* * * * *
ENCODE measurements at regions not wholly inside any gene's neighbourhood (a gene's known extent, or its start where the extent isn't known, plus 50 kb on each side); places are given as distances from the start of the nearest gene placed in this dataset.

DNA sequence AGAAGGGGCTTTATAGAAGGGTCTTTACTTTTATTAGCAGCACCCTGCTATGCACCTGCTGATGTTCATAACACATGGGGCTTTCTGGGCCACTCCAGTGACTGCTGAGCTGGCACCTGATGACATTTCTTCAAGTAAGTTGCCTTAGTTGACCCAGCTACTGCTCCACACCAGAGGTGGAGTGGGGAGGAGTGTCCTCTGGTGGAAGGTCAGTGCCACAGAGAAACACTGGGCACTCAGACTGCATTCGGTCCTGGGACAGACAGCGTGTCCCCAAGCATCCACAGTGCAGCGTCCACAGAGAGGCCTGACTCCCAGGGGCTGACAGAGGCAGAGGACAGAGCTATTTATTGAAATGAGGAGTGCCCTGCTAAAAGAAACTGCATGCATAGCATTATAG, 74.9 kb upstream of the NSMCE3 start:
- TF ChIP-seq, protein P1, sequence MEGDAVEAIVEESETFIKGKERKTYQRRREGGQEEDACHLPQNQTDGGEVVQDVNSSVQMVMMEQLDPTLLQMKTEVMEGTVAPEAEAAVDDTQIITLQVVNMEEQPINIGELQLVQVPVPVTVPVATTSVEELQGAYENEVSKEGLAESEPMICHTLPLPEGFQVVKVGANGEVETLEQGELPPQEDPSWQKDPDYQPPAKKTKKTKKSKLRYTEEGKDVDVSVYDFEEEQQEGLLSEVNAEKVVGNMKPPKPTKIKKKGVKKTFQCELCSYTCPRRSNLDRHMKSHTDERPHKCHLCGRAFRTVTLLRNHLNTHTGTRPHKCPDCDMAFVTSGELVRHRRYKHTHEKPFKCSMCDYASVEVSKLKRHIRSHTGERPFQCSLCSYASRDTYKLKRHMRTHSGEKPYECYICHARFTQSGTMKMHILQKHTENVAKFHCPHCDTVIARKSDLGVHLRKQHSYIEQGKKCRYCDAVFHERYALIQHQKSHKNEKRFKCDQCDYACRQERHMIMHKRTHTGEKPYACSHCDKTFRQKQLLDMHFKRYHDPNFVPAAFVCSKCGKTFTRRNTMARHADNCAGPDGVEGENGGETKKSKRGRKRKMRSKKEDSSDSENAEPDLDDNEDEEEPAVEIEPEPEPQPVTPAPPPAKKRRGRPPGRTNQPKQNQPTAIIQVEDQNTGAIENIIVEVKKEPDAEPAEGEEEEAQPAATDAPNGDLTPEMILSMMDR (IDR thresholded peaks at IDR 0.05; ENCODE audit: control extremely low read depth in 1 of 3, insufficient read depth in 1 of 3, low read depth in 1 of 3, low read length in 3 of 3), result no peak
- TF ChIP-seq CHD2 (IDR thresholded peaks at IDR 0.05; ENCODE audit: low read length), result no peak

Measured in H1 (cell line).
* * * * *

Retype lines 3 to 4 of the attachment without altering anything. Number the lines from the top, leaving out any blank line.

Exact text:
- TF ChIP-seq, protein P1, sequence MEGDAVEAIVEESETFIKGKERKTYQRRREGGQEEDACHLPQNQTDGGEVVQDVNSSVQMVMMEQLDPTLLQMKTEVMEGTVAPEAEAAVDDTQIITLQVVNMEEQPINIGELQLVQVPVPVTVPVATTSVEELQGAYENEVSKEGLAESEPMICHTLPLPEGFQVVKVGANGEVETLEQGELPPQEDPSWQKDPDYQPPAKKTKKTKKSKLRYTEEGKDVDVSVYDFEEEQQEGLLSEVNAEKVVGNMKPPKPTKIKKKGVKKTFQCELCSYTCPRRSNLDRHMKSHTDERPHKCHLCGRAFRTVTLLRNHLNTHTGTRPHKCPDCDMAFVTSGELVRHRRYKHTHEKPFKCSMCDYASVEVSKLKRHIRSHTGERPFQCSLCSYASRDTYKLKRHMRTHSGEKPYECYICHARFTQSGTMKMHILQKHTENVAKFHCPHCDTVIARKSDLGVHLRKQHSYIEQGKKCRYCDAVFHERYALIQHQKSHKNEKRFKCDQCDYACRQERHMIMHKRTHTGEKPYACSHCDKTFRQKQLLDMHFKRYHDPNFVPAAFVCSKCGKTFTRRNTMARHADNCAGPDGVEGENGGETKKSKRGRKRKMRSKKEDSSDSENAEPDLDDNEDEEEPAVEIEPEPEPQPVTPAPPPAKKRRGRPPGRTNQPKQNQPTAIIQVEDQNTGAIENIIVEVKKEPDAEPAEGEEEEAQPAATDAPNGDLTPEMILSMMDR (IDR thresholded peaks at IDR 0.05; ENCODE audit: control extremely low read depth in 1 of 3, insufficient read depth in 1 of 3, low read depth in 1 of 3, low read length in 3 of 3), result no peak
- TF ChIP-seq CHD2 (IDR thresholded peaks at IDR 0.05; ENCODE audit: low read length), result no peak